For Business Owners Who Don’t Play Well with Others


When we think of someone who runs a business, we get a picture in our mind of a person who is always wheeling-and-dealing, shaking hands and putting on a smile during meetings—generally impressing everyone they encounter.

It’s easy to forget that there are many business owners who don’t fit the mold and actually have a lot of trouble functioning socially, especially in a professional capacity. The aim of this post is to offer some sound advice for the socially-challenged business owner, to provide some tools that will help with the uncomfortable affectation of interacting with others.


The Responsibility of Introverts to Be Outgoing

One thing that is important to remember if you are the type of person who finds it hard to function socially is that other people cannot make you be more assertive. If you are introverted or otherwise, it’s on you to make a conscious effort to be more outgoing.

The flipside of that coin is that extroverts also have a responsibility to take it back a notch to make room for everyone else. Think of it as a gap in the middle of a conversation where you and the other person have to meet in the middle, and it requires effort on both sides.


Practice On Your Own

As silly as it sounds, it’s not a bad idea to practice having a professional conversation when you’re by yourself, or with a partner. As with anything else, if you take a good amount of time to practice this, you’ll be far better-equipped and more confident to handle your interactions with colleagues and the like.

You can even come up with some go-to conversation starters and stock responses that will make you look good and keep the dialogue moving.



And while you are practicing at home, try doing it in front of a mirror (or just enlist a partner) to know exactly what you look and sound like to another person in conversation. You might be surprised.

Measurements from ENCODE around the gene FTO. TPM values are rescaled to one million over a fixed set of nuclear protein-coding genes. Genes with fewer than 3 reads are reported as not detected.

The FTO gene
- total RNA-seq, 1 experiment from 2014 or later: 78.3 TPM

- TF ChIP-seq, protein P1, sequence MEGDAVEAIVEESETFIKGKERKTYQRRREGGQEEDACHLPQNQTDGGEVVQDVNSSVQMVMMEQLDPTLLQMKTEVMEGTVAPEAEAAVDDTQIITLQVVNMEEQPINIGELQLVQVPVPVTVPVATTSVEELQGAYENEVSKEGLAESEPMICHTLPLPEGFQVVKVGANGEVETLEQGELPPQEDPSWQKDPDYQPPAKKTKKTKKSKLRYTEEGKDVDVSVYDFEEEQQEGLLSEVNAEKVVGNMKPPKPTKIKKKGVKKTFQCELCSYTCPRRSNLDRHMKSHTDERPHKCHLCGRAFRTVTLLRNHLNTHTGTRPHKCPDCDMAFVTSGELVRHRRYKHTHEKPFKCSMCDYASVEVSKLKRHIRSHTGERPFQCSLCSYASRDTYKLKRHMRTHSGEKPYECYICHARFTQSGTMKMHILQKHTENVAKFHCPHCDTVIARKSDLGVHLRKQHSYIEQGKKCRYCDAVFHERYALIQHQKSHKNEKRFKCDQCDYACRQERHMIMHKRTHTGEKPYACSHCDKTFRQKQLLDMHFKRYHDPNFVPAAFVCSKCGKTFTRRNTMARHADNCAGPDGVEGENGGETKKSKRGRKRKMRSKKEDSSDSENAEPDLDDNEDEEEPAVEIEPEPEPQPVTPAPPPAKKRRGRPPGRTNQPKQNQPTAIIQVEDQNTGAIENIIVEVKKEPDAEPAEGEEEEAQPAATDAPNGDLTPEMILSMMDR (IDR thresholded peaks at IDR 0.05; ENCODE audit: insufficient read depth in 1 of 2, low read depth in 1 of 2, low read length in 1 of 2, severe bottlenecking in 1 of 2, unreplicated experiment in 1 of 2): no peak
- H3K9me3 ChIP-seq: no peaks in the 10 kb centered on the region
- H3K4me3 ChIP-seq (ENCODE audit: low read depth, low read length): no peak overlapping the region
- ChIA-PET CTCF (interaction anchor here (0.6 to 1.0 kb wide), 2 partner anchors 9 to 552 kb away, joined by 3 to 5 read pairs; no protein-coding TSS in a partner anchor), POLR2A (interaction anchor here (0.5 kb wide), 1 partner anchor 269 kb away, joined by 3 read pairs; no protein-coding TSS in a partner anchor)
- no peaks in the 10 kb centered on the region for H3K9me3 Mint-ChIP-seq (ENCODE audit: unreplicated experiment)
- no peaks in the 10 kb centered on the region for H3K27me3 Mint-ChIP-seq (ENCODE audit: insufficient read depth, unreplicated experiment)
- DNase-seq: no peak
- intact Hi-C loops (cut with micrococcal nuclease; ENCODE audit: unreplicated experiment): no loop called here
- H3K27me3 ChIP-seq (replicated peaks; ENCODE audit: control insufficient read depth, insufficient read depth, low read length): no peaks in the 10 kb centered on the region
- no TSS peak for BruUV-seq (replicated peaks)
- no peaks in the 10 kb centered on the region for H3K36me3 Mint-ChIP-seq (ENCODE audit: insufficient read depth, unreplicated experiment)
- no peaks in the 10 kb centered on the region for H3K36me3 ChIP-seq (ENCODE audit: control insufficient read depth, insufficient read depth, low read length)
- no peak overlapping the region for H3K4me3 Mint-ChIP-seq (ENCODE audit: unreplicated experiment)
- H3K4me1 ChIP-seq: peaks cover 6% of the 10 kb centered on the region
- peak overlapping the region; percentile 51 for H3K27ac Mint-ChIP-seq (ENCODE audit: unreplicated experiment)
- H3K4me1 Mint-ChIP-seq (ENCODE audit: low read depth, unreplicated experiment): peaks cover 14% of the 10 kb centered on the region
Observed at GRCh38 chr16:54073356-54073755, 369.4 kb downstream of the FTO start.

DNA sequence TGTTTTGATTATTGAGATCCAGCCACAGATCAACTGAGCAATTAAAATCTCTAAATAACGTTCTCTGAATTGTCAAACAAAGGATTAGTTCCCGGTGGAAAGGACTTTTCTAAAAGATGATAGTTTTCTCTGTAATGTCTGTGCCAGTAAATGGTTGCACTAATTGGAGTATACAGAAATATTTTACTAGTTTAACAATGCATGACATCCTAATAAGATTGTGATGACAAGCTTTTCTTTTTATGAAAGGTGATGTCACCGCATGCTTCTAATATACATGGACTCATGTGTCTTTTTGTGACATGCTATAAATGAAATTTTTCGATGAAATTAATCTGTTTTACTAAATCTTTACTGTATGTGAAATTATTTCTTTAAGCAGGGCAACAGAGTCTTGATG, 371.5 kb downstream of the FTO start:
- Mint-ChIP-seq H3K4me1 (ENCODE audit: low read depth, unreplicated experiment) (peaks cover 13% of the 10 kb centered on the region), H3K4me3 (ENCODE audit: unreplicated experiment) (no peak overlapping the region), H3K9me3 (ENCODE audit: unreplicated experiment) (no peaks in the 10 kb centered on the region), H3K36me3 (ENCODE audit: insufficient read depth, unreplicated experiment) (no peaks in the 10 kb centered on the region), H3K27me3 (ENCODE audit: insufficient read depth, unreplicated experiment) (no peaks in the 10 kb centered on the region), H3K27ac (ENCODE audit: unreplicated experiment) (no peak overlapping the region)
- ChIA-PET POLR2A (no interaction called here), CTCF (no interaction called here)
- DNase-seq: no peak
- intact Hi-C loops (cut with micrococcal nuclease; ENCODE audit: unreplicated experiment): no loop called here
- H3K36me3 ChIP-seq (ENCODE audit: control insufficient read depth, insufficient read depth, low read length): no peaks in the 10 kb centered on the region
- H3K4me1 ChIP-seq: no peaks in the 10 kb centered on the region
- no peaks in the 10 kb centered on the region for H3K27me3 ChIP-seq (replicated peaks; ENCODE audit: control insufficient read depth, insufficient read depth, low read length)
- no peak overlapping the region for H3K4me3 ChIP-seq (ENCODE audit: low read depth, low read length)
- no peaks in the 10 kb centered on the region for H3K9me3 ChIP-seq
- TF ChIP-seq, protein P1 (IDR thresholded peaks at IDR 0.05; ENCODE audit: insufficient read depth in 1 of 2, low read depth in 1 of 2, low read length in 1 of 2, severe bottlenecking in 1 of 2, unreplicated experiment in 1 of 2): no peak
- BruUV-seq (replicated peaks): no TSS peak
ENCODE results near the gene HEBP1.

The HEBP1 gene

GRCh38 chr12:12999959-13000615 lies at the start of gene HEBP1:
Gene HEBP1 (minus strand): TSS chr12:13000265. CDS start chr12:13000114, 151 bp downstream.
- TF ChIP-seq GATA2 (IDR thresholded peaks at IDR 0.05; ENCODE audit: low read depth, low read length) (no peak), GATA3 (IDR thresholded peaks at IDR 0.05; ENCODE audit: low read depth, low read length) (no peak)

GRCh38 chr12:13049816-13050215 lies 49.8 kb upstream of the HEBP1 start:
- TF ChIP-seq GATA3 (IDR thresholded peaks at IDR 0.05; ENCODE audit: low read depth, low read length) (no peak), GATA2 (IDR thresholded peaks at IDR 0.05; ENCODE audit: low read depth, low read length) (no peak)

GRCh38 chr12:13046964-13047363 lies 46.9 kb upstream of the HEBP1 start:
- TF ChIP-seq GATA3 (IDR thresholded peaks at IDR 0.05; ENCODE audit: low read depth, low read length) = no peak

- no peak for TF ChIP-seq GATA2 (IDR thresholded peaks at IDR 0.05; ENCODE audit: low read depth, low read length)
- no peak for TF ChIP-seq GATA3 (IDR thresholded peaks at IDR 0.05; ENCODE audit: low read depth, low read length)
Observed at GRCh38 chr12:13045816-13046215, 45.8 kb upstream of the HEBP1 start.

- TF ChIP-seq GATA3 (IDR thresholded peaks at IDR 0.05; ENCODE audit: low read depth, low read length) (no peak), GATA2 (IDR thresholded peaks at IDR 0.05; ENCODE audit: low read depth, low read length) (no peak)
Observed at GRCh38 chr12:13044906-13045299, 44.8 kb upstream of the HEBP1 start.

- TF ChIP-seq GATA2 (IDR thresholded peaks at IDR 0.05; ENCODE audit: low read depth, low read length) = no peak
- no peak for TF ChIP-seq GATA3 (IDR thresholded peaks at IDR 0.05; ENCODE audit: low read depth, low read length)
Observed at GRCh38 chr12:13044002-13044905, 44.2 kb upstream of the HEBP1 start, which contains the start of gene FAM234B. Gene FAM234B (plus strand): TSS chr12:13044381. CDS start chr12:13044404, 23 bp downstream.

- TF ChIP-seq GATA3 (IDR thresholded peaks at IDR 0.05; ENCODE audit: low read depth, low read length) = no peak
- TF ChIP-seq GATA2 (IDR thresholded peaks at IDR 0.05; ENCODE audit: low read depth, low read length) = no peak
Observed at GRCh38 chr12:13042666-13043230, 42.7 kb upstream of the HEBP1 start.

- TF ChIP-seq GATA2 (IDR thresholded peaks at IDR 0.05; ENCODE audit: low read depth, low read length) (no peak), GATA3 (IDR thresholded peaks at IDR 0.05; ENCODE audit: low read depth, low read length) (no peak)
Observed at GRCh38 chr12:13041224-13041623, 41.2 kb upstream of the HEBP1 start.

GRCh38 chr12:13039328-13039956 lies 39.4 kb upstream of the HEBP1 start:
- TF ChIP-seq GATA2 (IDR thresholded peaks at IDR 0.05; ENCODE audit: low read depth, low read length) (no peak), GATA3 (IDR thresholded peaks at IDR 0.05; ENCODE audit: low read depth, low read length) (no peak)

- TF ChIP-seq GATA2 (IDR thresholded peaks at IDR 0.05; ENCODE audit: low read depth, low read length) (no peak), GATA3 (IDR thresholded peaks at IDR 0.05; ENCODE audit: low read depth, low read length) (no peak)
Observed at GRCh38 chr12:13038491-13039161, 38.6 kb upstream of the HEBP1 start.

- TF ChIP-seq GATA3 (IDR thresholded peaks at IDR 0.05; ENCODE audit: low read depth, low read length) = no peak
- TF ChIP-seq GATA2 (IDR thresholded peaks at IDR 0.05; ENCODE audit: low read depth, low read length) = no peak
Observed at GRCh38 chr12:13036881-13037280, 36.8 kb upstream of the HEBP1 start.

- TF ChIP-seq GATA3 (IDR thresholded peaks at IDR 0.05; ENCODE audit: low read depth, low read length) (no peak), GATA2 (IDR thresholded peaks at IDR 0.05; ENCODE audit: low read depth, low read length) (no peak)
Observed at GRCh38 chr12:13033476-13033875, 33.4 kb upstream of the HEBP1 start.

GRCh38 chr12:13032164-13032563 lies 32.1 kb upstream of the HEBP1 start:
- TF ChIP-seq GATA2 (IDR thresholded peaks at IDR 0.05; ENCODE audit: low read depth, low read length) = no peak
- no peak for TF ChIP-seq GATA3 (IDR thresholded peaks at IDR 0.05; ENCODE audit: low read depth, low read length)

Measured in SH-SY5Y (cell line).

For some reason, introverts tend to be rude without ever realizing it and end up leaving a bad taste in someone’s mouth. If that’s you, it’s a condition of which you definitely want to be aware.


Keep a Couple Jokes in Your Pocket

In addition to memorizing stock responses to stimulate conversation, it can’t hurt to have a couple of good jokes on deck—nothing elaborate or heady, just some low-brow stuff that doesn’t put you at risk of offending anyone.


Make Eye Contact

It’s no secret that you need to make eye contact with people when conversing; however, people who are introverted tend to avoid it, which can send the wrong message to someone. We tend to respect someone more if they maintain eye contact with us, and as a business owner, you want to inspire confidence in others.


Show Genuine Interest

This is a foundational principle of engaging someone, and yet it seems that most people, introverts and extroverts alike, overlook this very important point—just showing interest in the other.

First of all, they will be more apt to listen to you if you’re talking about them. Genuinely take an interest, ask the person what they mean and what they think. It’s amazing how much people will open up to you.

No matter how much of a social handicap you have, there are steps you can take to make up for the deficiency and thoroughly impress everyone you interact with. You might not be a social butterfly, but with just a little bit of effort, it’s easily possible for you to make a positive and professional impression on others.




Stephanie is the Marketing Director at Talkroute and has been featured in Forbes, Inc, and Entrepreneur as a leading authority on business and telecommunications.

Stephanie is also the chief editor and contributing author for the Talkroute blog helping more than 100k entrepreneurs to start, run, and grow their businesses.

StephanieFor Business Owners Who Don’t Play Well with Others